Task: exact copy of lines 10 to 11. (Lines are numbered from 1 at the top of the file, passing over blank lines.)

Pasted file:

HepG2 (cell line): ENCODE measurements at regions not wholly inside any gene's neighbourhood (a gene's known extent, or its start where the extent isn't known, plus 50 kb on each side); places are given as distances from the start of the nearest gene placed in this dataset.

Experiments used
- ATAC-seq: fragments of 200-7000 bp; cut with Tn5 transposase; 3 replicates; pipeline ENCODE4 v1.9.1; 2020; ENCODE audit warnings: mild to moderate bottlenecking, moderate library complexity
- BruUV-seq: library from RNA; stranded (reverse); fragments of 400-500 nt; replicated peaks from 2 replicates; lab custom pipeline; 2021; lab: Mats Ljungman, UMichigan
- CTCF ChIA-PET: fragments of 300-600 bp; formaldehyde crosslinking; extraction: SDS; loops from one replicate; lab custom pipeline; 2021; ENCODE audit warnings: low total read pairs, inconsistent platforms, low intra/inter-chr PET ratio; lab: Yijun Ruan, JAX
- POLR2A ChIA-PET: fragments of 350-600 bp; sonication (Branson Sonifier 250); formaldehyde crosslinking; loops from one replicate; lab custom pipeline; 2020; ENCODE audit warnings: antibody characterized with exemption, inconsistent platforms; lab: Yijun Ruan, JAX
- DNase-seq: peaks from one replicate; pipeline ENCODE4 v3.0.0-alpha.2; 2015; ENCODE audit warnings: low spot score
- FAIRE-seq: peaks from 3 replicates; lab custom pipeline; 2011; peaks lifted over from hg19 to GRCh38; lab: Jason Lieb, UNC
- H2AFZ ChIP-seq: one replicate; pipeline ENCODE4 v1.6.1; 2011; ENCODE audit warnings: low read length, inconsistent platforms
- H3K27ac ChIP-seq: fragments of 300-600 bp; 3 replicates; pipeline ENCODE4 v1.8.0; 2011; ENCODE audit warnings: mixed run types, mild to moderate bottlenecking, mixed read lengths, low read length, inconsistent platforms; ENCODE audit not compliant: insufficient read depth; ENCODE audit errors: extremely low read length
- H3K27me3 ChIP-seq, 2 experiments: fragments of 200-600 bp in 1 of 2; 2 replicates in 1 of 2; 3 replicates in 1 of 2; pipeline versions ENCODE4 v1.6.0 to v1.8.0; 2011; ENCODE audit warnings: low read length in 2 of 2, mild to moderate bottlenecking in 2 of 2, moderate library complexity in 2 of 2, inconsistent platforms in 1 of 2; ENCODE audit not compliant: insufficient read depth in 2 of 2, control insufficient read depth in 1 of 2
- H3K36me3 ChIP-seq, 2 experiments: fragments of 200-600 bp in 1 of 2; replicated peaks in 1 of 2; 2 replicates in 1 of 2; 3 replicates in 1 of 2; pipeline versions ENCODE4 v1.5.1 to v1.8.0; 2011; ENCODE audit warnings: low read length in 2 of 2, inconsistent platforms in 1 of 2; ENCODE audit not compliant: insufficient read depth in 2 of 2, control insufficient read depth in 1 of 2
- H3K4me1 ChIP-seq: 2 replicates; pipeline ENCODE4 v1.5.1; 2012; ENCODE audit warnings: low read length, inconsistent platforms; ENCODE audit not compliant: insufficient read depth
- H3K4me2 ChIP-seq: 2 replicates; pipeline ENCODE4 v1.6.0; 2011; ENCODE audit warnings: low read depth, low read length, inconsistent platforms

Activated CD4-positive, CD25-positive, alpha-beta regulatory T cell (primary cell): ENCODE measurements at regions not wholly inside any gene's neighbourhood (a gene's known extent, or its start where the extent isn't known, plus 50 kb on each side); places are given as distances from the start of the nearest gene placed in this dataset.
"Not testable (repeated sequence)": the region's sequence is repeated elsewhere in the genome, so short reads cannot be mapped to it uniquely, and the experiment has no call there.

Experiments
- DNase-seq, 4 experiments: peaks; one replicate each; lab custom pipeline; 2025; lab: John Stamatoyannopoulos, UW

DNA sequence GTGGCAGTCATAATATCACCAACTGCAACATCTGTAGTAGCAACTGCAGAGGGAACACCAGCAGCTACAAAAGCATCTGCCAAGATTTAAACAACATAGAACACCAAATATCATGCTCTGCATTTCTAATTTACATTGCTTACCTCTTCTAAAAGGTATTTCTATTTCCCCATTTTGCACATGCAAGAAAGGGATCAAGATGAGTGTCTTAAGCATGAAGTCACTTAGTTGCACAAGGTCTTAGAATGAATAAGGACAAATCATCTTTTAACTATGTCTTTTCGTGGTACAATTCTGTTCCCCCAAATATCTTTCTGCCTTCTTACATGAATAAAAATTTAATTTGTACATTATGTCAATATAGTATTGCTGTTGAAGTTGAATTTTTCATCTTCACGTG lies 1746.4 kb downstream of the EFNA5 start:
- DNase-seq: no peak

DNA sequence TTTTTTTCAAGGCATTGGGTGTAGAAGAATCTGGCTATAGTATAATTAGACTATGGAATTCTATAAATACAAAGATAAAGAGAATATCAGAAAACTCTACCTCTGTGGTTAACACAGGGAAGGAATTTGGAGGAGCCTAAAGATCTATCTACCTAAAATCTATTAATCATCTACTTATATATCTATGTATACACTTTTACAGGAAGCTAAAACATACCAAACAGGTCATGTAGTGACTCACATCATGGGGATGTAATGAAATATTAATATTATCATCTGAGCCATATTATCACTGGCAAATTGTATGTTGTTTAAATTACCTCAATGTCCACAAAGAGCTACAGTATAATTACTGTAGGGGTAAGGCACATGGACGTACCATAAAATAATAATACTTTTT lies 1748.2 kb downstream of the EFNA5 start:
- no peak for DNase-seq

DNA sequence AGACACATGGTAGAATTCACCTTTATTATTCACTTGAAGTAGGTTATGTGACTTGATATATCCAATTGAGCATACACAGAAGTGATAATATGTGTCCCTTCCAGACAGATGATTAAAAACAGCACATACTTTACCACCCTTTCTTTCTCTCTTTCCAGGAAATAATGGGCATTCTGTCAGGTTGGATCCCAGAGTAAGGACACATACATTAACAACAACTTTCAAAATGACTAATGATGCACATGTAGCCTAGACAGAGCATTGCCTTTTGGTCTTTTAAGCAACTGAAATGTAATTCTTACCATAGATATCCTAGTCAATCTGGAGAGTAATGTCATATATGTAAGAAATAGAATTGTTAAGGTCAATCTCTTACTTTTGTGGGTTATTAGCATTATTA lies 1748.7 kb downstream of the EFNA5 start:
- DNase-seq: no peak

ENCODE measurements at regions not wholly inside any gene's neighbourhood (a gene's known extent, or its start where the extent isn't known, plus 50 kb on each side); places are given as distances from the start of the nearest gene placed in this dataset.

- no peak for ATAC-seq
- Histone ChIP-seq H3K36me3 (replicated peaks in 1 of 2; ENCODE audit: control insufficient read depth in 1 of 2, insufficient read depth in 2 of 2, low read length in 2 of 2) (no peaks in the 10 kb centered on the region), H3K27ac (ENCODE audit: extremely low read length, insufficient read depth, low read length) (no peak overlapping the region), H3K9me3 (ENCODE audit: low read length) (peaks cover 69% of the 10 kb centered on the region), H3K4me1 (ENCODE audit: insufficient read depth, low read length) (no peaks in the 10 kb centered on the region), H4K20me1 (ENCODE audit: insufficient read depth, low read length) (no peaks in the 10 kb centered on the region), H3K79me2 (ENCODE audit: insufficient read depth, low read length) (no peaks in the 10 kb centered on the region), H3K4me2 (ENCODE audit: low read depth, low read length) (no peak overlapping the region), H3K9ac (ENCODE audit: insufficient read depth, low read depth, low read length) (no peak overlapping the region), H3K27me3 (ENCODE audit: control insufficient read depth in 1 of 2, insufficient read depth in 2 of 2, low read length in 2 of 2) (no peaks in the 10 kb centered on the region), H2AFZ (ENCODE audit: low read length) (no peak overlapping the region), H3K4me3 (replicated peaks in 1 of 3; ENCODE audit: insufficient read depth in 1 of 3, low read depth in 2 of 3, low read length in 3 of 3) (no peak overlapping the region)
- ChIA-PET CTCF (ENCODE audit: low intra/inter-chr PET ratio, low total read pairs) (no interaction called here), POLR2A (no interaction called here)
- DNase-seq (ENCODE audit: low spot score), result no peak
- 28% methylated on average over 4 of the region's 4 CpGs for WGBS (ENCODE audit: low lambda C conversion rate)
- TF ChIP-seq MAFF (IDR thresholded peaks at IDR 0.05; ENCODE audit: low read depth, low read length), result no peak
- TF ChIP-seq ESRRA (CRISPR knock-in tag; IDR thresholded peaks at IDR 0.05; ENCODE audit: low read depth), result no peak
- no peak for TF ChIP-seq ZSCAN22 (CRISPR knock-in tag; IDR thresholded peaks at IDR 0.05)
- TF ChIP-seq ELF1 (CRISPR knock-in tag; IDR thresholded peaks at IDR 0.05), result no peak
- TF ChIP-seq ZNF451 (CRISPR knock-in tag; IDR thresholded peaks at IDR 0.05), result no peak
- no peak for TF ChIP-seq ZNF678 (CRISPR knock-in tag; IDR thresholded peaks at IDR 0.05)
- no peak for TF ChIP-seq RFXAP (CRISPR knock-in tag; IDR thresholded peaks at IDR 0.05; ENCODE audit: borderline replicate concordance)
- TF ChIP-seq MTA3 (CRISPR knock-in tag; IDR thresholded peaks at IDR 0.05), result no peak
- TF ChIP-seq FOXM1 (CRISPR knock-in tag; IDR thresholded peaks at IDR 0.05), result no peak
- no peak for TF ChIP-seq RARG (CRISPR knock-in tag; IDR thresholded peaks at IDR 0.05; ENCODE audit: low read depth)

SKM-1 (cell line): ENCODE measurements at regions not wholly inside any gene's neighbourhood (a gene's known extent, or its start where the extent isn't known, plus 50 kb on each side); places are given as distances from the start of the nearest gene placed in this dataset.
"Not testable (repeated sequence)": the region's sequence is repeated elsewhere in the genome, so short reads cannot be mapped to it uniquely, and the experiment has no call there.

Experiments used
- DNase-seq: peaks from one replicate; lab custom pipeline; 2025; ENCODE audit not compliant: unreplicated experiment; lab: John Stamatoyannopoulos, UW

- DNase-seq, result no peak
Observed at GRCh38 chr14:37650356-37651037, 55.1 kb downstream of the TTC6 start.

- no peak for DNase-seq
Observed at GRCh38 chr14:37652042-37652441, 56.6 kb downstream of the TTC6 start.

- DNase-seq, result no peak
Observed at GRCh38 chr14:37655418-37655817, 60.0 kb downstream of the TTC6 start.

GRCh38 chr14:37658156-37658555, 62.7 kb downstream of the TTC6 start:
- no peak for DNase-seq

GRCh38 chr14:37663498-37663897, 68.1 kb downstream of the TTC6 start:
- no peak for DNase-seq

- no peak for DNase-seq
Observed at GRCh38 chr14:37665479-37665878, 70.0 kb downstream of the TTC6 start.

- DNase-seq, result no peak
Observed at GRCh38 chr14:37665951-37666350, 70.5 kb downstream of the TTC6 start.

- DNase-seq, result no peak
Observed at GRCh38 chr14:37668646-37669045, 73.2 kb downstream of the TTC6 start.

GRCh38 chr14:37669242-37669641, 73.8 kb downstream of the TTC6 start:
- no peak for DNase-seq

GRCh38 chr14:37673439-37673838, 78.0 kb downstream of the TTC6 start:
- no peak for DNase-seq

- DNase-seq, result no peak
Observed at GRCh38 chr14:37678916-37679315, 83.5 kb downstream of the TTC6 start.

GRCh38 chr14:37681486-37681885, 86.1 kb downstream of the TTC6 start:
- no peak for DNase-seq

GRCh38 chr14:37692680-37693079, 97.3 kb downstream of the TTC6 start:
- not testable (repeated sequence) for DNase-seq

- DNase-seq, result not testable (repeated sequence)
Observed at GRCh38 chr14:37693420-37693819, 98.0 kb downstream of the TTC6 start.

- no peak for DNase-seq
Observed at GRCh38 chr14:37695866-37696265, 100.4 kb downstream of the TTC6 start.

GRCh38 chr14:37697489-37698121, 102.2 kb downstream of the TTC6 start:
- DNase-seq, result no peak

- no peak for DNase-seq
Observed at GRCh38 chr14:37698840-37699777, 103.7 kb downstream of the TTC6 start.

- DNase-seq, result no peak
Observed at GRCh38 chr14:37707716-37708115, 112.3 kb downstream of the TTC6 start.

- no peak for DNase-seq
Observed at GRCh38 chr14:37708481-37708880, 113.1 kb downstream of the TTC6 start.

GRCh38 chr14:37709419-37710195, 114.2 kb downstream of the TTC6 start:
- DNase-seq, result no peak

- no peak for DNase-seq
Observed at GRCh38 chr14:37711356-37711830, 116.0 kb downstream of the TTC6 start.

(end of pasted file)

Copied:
- H3K27ac ChIP-seq: fragments of 300-600 bp; 3 replicates; pipeline ENCODE4 v1.8.0; 2011; ENCODE audit warnings: mixed run types, mild to moderate bottlenecking, mixed read lengths, low read length, inconsistent platforms; ENCODE audit not compliant: insufficient read depth; ENCODE audit errors: extremely low read length
- H3K27me3 ChIP-seq, 2 experiments: fragments of 200-600 bp in 1 of 2; 2 replicates in 1 of 2; 3 replicates in 1 of 2; pipeline versions ENCODE4 v1.6.0 to v1.8.0; 2011; ENCODE audit warnings: low read length in 2 of 2, mild to moderate bottlenecking in 2 of 2, moderate library complexity in 2 of 2, inconsistent platforms in 1 of 2; ENCODE audit not compliant: insufficient read depth in 2 of 2, control insufficient read depth in 1 of 2